Seventeen peers voted for the Reform Bill in 1832 who had voted against it in 1831. Ten abstained ; twelve who had abstained in 1831 voted for the Bill in 1832.
? At Newport, 1885.
watchwords have ceased to rouse. Liberal government has made not only a moderate but a material people. The mind of the electorate seems no longer set upon high things. Even without reading La Révolte or Le Père Peinard, the elector has only to look across the sea to realise that the mere absence of institutions, whether thrones, churches, or hereditary chambers, does not of itself contribute to any general raising of the standard of comfort, to the enlargement of opportunity, or to the removing of inequalities. On the other hand decent and sanitary houses, healthy and safe conditions of work, regular employment, fair wages, old-age pensions are palpable as against ideal benefits. Comfortable considerations appear to be responsible for what we style the new spirit in politics. Politicians of all shades of opinion, and notably Mr. Chamberlain, are quite aware of its requirements and its bearing upon votes. Attractive social programmes seem therefore likely to occupy the attention of party wirepullers, which a root-and-branch crusade against the House of Lords could do little to promote and might do much to obstruct. Besides, a crusade depends upon a Cour de Lion, and Mr. Gladstone has retired from active politics.
Yet, not withstanding the result of the general election, many people agree that something will have to be done before long about the House of Lords. If this be so (and it will hardly be disputed), even extreme Radicals will admit in their calmer moments that the absence of popular ferment is a favourable condition to the solution of a practical administrative problem. Mr. John Bright was no great friend of the House of Lords. He held them to be a peculiar and objectionable people. He mistrusted their birth, their manners, and their amusements. But what did Mr. Bright say at a time of acute controversy between the Houses ? After dismissing the constitutional check of an arbitrary creation of peers as a remedy worse than the disease, he said, 'I would rather see the Houses of Parliament, whether the one or the other, taking these questions up' (the relations of the Houses)'in a broad, philosophic spirit, than that they should wait until there is a ferment in the country approaching to confusion.'
Cannot this be done now? Has not the time arrived for taking up this vexed question of the House of Lords in a broad, philosophic spirit ? If Lord Salisbury has not always been frugal in the exercise of the immediate power of the House of Lords, he has given evidence upon conspicuous occasions that he appreciates the constitutional limits set upon that power; and even assuming Lord Rosebery's resolution to have affirmed in specific terms that under certain conditions the veto of the Lords should be extinguished, it would only have expressed the theory of Lord Salisbury's practice—that is, the practice of the House of Lords.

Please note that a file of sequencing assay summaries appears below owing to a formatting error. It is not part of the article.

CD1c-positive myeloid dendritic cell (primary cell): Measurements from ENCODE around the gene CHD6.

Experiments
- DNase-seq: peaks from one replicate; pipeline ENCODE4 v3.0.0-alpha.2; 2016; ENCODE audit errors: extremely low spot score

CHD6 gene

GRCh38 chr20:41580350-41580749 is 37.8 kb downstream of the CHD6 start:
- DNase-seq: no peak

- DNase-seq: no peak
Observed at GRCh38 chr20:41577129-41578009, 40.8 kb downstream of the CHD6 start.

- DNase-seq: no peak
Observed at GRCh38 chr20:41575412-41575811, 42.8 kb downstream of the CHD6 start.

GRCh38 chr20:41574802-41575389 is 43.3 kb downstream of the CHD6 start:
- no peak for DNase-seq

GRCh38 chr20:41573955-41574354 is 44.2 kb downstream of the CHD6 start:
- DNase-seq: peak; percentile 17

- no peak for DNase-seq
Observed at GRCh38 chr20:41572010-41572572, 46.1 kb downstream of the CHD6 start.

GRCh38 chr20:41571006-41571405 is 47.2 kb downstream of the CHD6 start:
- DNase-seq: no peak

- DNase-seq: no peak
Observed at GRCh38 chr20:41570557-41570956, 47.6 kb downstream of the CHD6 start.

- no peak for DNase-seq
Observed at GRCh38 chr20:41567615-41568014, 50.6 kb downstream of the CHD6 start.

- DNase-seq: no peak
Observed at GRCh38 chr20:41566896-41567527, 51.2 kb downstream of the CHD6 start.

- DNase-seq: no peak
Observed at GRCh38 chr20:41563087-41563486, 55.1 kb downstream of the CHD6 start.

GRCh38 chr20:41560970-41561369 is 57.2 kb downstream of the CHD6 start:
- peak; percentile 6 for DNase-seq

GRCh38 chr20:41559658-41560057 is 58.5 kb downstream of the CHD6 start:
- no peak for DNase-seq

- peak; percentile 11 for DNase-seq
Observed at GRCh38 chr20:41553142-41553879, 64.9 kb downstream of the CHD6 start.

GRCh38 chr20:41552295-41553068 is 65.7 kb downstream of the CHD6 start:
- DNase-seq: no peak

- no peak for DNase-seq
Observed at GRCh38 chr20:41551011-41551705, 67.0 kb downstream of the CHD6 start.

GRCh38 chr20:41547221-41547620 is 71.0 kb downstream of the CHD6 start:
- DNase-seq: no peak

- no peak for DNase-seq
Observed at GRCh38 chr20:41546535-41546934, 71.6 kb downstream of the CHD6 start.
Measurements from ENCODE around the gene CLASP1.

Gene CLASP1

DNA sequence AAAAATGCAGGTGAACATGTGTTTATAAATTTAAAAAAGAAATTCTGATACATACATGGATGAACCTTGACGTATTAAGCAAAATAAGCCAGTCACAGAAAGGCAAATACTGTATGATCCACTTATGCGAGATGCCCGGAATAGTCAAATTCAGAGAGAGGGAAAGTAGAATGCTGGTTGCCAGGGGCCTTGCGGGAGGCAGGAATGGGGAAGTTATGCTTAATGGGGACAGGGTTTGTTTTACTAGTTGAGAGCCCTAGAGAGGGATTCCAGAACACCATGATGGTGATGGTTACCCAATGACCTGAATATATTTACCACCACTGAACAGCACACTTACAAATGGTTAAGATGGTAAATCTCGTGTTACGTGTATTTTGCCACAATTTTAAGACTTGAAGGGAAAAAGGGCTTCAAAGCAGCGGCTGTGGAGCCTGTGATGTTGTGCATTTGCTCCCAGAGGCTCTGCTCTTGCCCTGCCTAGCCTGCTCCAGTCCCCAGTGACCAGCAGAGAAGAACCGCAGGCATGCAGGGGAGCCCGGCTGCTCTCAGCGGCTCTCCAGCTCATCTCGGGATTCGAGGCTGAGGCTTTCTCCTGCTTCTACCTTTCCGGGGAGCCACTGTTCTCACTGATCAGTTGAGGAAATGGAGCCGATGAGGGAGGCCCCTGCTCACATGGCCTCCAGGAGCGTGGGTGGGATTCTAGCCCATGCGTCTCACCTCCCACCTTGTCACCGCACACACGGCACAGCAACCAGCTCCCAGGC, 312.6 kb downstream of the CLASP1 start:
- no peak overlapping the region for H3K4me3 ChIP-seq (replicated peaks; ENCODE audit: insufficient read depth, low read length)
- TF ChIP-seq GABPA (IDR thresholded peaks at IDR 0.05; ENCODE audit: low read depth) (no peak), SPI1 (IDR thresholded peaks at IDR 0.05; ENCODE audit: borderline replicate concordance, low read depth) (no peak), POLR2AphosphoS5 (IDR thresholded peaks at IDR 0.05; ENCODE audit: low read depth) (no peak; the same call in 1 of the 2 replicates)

I appeal unto Cæsar. Lord Salisbury has a great opportunity of
rendering a signal service to his generation. The free hand which the general election has now given him, his personal ascendency, the majority he arrays in the Lords, make him in a sense the master of the situation. Surely his talents, his statesmanship, the experience gained in the long transaction of great affairs of State, should make him its mediator.
The popular success of Mr. Balfour's Foundations of Belief coincides with, if it did not originate, a revived interest in the eternal problem of Man and the World: the ultimate grounds of philosophy and religion. Mr. Lilly, Vr. Kidd, Mr. Mallock, and others have returned to it again and again from the theological standpoint: whilst Mr. Herbert Spencer, Mr. Huxley, and Mr. Leslie Stephen have treated it from the agnostic point of view. I crave leave to say something about a new book by Mr. Mallock, perhaps the most acute, and certainly the most lively controversialist on the theological side-all the more that he devotes a considerable part of his volume to an article of my own, now seven years old, which has not been reprinted.
In a bright and piquant volume of three hundred pages, Mr. Mallock, greatly to his own satisfaction, disposes of such trifles as Positivism, Agnosticism, Unitarianism, Free Thought, Evolution, Natural Religion, the Revolution, and Socialism. Auguste Comte, Mr. Herbert Spencer, Professor Huxley, Mr. John Morley, Mrs. Humphry Ward, Mr. Stead, Mr. Henry George, the Fabian essayists, are all demolished with airy contempt; those who do not agree with Mr. Mallock are said to be.gibbering,''cowardly,' childish,' 'ludicrous,' 'absurd,'' abject,' and so forth. Their systems are superstition, ' “rubbish. What would religious controversy be without its adjectives? It is the way of polemical argument, and especially it is the way of Mr. Mallock. As he first became known by the best parody in our language since Thackeray's Codlingsby, we must not complain if all systems of unorthodox philosophy are lumped together by him as mere forms of 'contemporary superstition.' By all means: it is ' pretty Fanny's way,' and it gives cheerfulness to a difficult subject. I did not myself see his "Scientific Bases of Optimism on its first publication; but, since he thinks it worth reprinting in this volume, and as it directly concerns an article of my own, and will serve me as a useful text to add some further development of my views, I shall not decline his invitation to renew the debate. The very
Studies of Contemporary Superstition. By W. H. Mallock. 1895. Essay No. 1: • The Scientific Bases of Optimism.'
· Apologia pro fide nostra.' Fortnightly Revien, November 1888, vol. xliv. 665.